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Thistheoremstatesthatthedynamicsoffareatleastascomplicatedasthedynamicsof'.Inthecasewithuidmixing,theuidmovescontinuouslyonthesurfaceD2)-178(fn)]TJ /F1 11.955 Tf 11.43 0 Td[(ptsg.Letfdenotetheuidow.SoifwehaveapAmapcalled,'f,associatedtof,thenthetopologicalentropylog()=h('f)h(f)whereisthevaluefromThurston'stheorem.SothepAgivesthelowerboundforthetopologicalentropyofanyuid,regardlessofitsphysicalproperties.Sowitheachbraid,thereisaThurstonrepresentative.Theserepresentativesgiveusalowerboundfortheentropyoftheactualuidow.Theideaistomaximizetheamountofentropyassociatedwithstirring,whileminimizingthenumberofmotionsneededforthestirrertomove.Historically,uidmixingwassolvedonacase-by-casebasis.Theuidowwouldbeasolutiontoaspecicsetofpartialdifferentialequations,andacomputerexperimentwasrunwithvariousstirringprotocols.Thentodeterminethebeststirringprotocol,onewoulduseaspecicmixingmeasureandcompare.Finn,CoxandBurns[ 8 ],listafewvariousmeasuresthatarestillusedtoday.Also,Ottino[ 9 ]andChorin[ 10 ]aregoodreferencesfortraditionaluidmechanics. 18

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CHAPTER2BURAUREPRESENTATION 2.1BurauRepresentationArepresentationofagroupGonamoduleMoveraringRisagrouphomomorphismfromGtoGL(M).Wedeneahomomorphismb:B(n)!GLn(Z[t,t)]TJ /F5 7.97 Tf 6.58 0 Td[(1])calledtheBuraurepresentation,bytheimagesofthegeneratorsofB(n).b(i)=266666664Ii)]TJ /F5 7.97 Tf 6.59 0 Td[(1 00 0 0 1)]TJ /F3 11.955 Tf 11.96 0 Td[(tt 00 10 0 0 00 In)]TJ /F6 7.97 Tf 6.59 0 Td[(i)]TJ /F5 7.97 Tf 6.58 0 Td[(1377777775ithrowwhereIkdenotesthekkidentitymatrix.ThisrepresentationisnamedafteritsdiscovererBurauin1936[ 11 ].Weseebydirectcomputationthat 1. b(i)b(j)=b(j)b(i)forji)]TJ /F3 11.955 Tf 11.95 0 Td[(jj>2, 2. b(i)b(i+1)b(i)=b(i+1)b(i)b(i+1)for1in)]TJ /F8 11.955 Tf 11.95 0 Td[(2.TheBuraurepresentationforn=2,3isfaithfulandtheproofcanbefoundinBirman'sbook[ 2 ].In1999,Bigelow[ 12 ]showedthattherepresentationisnotfaithfulforn=5.Forn6,LongandPatonshowedin1993thattheBuraurepresentationisnotfaithful[ 13 ].However,itisstillunknownwhetherornotitisfaithfulwhenn=4. 2.1.1BurauastheActiononHomologyWewillshowthatthisrepresentationcanbeinterpretedastheinducedactiononhomologyinZ-coversbyabraid.Referencesforthissectionare[ 14 ]and[ 15 ].Firstwemustintroduceanotheraction. 19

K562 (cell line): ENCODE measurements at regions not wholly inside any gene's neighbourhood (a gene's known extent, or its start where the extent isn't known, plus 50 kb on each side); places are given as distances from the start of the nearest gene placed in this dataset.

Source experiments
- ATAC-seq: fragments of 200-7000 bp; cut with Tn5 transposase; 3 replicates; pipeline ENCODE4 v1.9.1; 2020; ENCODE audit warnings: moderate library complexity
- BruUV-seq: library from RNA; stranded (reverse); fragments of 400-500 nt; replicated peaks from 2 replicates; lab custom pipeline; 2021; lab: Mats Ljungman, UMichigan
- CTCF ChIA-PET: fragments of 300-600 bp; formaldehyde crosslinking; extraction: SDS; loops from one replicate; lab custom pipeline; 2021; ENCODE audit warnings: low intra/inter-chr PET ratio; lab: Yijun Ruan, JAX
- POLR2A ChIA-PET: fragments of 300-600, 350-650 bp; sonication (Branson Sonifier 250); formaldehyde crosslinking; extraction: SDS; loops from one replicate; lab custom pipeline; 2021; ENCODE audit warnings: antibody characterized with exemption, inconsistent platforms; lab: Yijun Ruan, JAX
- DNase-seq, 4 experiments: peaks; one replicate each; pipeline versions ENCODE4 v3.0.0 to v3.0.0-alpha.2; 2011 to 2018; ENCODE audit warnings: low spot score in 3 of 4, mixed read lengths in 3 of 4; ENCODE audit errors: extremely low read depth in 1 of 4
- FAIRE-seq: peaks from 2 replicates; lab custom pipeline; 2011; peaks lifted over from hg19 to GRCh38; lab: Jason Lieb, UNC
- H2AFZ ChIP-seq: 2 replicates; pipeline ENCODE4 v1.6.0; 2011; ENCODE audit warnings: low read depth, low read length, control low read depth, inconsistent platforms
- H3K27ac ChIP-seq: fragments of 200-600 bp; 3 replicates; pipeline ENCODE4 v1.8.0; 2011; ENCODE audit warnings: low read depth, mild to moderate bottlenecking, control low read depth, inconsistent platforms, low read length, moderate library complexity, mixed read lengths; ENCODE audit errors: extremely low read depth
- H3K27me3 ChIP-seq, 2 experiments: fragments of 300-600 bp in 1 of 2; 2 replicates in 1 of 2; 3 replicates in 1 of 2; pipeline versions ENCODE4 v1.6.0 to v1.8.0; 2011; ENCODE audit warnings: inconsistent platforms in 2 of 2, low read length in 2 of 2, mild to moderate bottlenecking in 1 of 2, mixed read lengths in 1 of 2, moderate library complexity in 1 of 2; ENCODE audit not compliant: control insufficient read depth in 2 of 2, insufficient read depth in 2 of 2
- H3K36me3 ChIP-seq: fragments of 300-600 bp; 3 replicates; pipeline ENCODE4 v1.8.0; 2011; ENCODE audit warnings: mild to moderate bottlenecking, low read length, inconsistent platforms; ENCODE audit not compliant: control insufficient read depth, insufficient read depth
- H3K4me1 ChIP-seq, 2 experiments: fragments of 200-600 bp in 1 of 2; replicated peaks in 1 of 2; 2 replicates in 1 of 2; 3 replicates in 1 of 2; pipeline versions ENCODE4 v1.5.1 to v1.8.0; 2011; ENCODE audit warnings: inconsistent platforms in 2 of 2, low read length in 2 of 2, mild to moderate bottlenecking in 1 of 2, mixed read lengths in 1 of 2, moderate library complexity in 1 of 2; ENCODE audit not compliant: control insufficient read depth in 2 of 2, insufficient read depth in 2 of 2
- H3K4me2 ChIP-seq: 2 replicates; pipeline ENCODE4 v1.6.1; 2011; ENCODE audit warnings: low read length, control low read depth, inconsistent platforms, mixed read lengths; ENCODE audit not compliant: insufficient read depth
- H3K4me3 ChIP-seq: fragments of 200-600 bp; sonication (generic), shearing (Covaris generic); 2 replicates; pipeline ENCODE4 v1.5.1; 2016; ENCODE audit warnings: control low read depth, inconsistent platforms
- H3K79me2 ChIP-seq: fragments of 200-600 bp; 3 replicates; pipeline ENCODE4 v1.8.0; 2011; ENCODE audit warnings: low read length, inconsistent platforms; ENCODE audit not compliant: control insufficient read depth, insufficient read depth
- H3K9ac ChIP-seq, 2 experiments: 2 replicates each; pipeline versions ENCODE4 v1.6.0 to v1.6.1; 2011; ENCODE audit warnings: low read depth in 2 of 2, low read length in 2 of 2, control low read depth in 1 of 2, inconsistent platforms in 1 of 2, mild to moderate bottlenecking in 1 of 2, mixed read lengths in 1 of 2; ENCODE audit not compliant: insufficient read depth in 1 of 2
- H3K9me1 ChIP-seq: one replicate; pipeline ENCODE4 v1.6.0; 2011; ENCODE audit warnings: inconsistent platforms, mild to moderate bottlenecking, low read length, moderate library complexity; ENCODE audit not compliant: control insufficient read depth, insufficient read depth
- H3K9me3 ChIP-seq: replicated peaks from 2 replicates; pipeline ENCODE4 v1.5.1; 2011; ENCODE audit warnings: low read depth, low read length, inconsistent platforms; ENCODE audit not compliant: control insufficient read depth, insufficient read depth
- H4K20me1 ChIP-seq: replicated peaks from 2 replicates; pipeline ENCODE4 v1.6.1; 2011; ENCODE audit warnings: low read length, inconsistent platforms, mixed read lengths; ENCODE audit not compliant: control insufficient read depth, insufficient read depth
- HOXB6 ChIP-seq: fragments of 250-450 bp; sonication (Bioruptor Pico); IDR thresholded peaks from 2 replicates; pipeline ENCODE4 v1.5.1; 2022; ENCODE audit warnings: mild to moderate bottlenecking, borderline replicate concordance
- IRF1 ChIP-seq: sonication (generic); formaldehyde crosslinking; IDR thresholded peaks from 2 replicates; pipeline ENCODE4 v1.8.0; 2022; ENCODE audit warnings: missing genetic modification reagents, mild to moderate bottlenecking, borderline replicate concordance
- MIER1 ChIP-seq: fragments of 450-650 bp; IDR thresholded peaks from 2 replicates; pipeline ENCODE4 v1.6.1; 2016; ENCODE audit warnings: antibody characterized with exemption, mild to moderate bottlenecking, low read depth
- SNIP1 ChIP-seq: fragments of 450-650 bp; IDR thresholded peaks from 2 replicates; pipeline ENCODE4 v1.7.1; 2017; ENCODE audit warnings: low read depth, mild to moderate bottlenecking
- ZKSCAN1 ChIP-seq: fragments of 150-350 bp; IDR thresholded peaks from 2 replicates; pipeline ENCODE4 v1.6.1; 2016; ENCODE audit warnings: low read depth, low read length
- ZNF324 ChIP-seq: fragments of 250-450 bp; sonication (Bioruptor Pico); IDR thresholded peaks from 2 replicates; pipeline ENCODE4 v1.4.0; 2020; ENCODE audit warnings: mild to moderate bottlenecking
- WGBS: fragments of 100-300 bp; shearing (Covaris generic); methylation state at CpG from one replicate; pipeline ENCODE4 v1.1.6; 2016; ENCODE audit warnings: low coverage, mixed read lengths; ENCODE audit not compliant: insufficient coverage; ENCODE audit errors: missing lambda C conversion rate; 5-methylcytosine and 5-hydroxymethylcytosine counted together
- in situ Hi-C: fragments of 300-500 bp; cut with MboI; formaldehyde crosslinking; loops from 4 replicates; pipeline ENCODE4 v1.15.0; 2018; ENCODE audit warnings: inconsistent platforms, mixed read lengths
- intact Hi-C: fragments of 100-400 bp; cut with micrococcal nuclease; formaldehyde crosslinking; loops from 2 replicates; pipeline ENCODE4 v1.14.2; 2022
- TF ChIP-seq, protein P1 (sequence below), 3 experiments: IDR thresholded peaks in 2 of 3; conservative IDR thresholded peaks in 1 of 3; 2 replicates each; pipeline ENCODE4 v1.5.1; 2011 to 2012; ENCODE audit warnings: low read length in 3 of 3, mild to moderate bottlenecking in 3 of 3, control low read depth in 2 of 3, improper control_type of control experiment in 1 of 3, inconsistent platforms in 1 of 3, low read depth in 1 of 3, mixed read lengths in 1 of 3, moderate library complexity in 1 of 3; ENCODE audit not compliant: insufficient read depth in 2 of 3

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2.1.2RightAutomorphismWeneedtocomputetheactionofthebraidgeneratorsonthefundamentalgroupofourdiskminusnpoints,M2.LetFndenoteafreegrouponnsymbols.Recallthenotationforthebraidgeneratorsfrom 1.2 .WewilldenearightautomorphismofFn=.Leti2B(n)andwewilldene^2Aut(Fn)by xi^i=xixi+1x)]TJ /F5 7.97 Tf 6.59 0 Td[(1i (2) xi+1^i=xi (2) xj^i=xjwhenj6=iandj6=i+1. (2) Recallthatiswitchesthebraidithhole.Thereisagraphicalinterpretationforthisaction.LetxibeageneratorforM2=D2)-271(fn)]TJ /F1 11.955 Tf 12.55 0 Td[(ptsg,i.e.Wedeterminehowthei Figure2-1. 1Generators generatorsacton1(M2,p).Wethinkof^iastwistingtheloopsxiandxi+1.Noticethattheotherloops,xjdonotmove,i.e.xj^i=xjforallj6=iandj6=i+1. Figure2-2. iActingon1Generators 20